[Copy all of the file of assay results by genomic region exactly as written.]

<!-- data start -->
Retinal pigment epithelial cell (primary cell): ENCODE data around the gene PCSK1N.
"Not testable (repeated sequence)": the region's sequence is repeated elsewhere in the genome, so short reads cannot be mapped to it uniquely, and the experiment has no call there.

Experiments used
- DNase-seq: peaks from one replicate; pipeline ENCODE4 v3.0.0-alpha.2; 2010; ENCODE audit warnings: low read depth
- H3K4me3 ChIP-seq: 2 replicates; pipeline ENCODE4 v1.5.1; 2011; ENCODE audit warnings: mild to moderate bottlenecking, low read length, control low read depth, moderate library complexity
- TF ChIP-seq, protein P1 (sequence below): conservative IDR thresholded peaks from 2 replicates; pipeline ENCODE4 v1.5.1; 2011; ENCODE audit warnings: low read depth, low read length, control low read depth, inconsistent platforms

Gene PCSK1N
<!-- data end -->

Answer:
Retinal pigment epithelial cell (primary cell): ENCODE data around the gene PCSK1N.
"Not testable (repeated sequence)": the region's sequence is repeated elsewhere in the genome, so short reads cannot be mapped to it uniquely, and the experiment has no call there.

Experiments used
- DNase-seq: peaks from one replicate; pipeline ENCODE4 v3.0.0-alpha.2; 2010; ENCODE audit warnings: low read depth
- H3K4me3 ChIP-seq: 2 replicates; pipeline ENCODE4 v1.5.1; 2011; ENCODE audit warnings: mild to moderate bottlenecking, low read length, control low read depth, moderate library complexity
- TF ChIP-seq, protein P1 (sequence below): conservative IDR thresholded peaks from 2 replicates; pipeline ENCODE4 v1.5.1; 2011; ENCODE audit warnings: low read depth, low read length, control low read depth, inconsistent platforms

Gene PCSK1N